Engineering: Manufacturing (Process and Control)


The global multi-billion-pound sector of manufacturing is fuelled by Engineers constantly innovating to solve our everyday problems. Are you fascinated by how it’s made? Explore diverse industry sectors from car manufacturing to how we feed whole countries. You’ll learn about the exciting use of skills to solve real world problems, how the industry works based on engineering thinking, career opportunities for engineers, sustainability, and the true potential of engineering in the commercial setting.

There is a huge real-world 45-day industry placement experience built into the course, giving you a real advantage in the employment marketplace. In addition to robust core elements that give you a really good understanding of the sector, you will be able to specialise in an area such as production technologies, process design or materials use.

What will I study in Engineering: Manufacturing (Process and Control)?

You will study a range of core modules from typical Engineering modules such as:

  • Working within the Engineering and Manufacturing Sectors
  • Essential mathematics for engineering and manufacturing
  • Essential science for engineering and manufacturing
  • Materials and their properties
  • Mechanical principles
  • Electrical and electronic principles

to more business focused modules, such as:

  • Health and safety principles and coverage
  • Business, commercial and financial awareness
  • Professional responsibilities, attitudes, and behaviours

The full list can be found at the website below:

Employer-set project

The employer-set project ensures students have the opportunity to combine core knowledge and skills to develop a substantial piece of work in response to an employer set brief. The employer-set project forms part of the Technical Qualification and is a separate part of the T Level programme to the Industry Placement.

Occupational Specialist Content

Specialist content is structured into different occupational specialisms, which correspond to the apprenticeship standards listed on the relevant occupational map. Occupational specialisms ensure students develop the knowledge and skills necessary to achieve a level of competence needed to enter employment in the occupational specialism, and are organised around ‘performance outcomes’ that indicate what the student will be able to do, as a result of learning and applying the specified knowledge and skills.

Entry Requirements

At least five GCSEs at Grade 4 or above from the basket subjects, including Grade 5 in Maths and Grade 4 in English Language.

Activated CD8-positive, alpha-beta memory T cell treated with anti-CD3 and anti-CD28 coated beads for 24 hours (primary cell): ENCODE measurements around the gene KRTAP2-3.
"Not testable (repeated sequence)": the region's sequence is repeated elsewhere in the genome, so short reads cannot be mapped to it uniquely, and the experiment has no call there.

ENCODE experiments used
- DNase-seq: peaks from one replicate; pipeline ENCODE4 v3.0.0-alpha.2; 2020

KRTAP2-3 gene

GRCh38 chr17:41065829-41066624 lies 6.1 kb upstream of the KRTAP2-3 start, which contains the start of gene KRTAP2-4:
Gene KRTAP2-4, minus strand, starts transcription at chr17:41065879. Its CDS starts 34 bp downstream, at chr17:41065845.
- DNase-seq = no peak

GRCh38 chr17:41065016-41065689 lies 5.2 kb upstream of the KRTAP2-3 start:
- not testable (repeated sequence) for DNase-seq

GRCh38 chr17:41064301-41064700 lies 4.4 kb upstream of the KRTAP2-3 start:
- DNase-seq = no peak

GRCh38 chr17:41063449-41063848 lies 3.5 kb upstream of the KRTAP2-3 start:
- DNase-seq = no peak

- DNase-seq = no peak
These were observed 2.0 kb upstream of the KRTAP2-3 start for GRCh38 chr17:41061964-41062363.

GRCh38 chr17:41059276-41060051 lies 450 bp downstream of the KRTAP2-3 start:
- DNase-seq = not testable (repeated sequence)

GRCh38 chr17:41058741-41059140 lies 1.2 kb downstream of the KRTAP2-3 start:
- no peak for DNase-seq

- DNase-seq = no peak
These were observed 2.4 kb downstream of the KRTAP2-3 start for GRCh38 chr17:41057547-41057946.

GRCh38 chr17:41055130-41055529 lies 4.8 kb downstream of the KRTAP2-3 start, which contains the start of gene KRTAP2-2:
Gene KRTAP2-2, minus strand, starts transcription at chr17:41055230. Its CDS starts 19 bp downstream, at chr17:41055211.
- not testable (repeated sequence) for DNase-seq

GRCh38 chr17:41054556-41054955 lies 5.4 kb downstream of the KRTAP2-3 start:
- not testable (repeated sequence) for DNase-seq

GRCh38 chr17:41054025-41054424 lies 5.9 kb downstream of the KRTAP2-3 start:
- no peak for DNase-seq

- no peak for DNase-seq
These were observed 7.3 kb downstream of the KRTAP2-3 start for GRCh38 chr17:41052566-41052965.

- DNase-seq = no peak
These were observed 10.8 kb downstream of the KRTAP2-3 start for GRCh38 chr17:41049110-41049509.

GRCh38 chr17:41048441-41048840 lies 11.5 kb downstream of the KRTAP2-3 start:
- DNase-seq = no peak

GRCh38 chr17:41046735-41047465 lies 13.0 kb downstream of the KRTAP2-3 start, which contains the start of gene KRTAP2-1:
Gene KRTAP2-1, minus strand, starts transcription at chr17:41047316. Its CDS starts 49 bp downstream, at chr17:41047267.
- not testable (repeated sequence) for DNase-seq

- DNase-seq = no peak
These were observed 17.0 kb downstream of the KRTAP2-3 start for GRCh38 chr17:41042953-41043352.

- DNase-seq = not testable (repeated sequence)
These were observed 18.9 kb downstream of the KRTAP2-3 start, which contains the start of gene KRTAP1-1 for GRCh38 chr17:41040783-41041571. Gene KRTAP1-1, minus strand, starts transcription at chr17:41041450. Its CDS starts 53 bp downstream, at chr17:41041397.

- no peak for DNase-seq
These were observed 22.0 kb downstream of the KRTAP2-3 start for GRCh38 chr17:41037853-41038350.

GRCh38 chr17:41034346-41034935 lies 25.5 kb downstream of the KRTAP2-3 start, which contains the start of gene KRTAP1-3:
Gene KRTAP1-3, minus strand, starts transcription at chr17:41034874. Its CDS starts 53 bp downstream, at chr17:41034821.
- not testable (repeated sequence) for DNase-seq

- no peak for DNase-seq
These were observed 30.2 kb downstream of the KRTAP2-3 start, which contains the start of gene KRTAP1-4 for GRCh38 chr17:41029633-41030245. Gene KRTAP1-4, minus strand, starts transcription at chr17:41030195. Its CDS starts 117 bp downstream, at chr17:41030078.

Students with a Grade 5 in Maths will be enrolled on Maths GCSE (Higher tier). This course will run from November to May of Year 1 and will support progress on the Engineering T-level.

What is the T-level industry placement?

The Industry Placement

Your industry placement gives you a great opportunity to put your learning into practice and develop your technical skills and knowledge for the industry your placement is in. It will help you to progress once you have finished your T-level, whether that is directly into employment, an apprenticeship, or more education.

This is a compulsory part of your T-level, and you must complete it to get your T-level certificate. You will spend a minimum of 315 hours on your placement, or 750 hours for Childcare and Education T-level students.

How will I learn?

There will be a lot of classroom based activities, with lectures, debates and workshops occurring throughout the two years but a key component of the T level is the work placement.  This is a substantial element of the course and equates to 45 days (315 hours) of your course.

How will I be assessed?

  • 2 Core exam papers taken in May of Year 2.
  • An 18 hour Employer Set Project in November of Year 2.
  • A 30 hour Occupational Specialism Assessment in May of Year 2
  • Minimum 315 hours of work placement with one or two employers over the 2 years

Any trips?

Yes, we will be organising a number of various trips to take advantage of the excellent situation within which Cirencester lies - at the heart of much of the best of British Engineering.

Companies such as:

  • Rolls Royce
  • Dyson
  • Machynlleth Centre for Alternative Technology
  • Renishaw

will be possible options to visit, but we will also visit a number of different sites, such as Cosford RAF Museum, the Ironbridge World Heritage Site in Shropshire and the Amazon Distribution Centre in Swindon.

Are there any costs involved?

There will be costs for transport to your work placement and you will have to pay a small amount for materials.  There will be costs associated with the trips but these will be kept to a minimum.

A laptop suitable for CAD work would be useful but not compulsory for this course. REQUIREMENT FOR T LEVELS.pdf

Cirencester College offers a generous Bursary Scheme, which may be able to assist with the cost of these items. All details can be found under Financial Support.


Do I need to be good at Maths?

There is a lot of Maths involved in Engineering so the standard is quite high - you will need to be able to access a similar standard to A-level Maths.

Is there much practical work involved?

Yes, LOTS! You have 315 hours of work placement, at least, and many of your units in College will have a practical element to them as well.

What sort of progression is there from the T-level in Engineering?

A quick answer would be to say - lots of different opportunities! Anything ranging from a full apprenticeship to Higher Education Degree Courses in Engineering.

The T-level also offers you a useful route straight into employment or even self-employment.

Available As

T Level
[168 UCAS pts. available]

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What can I do after I have taken this course?

Available As

T Level
[168 UCAS pts. available]

Add to Application

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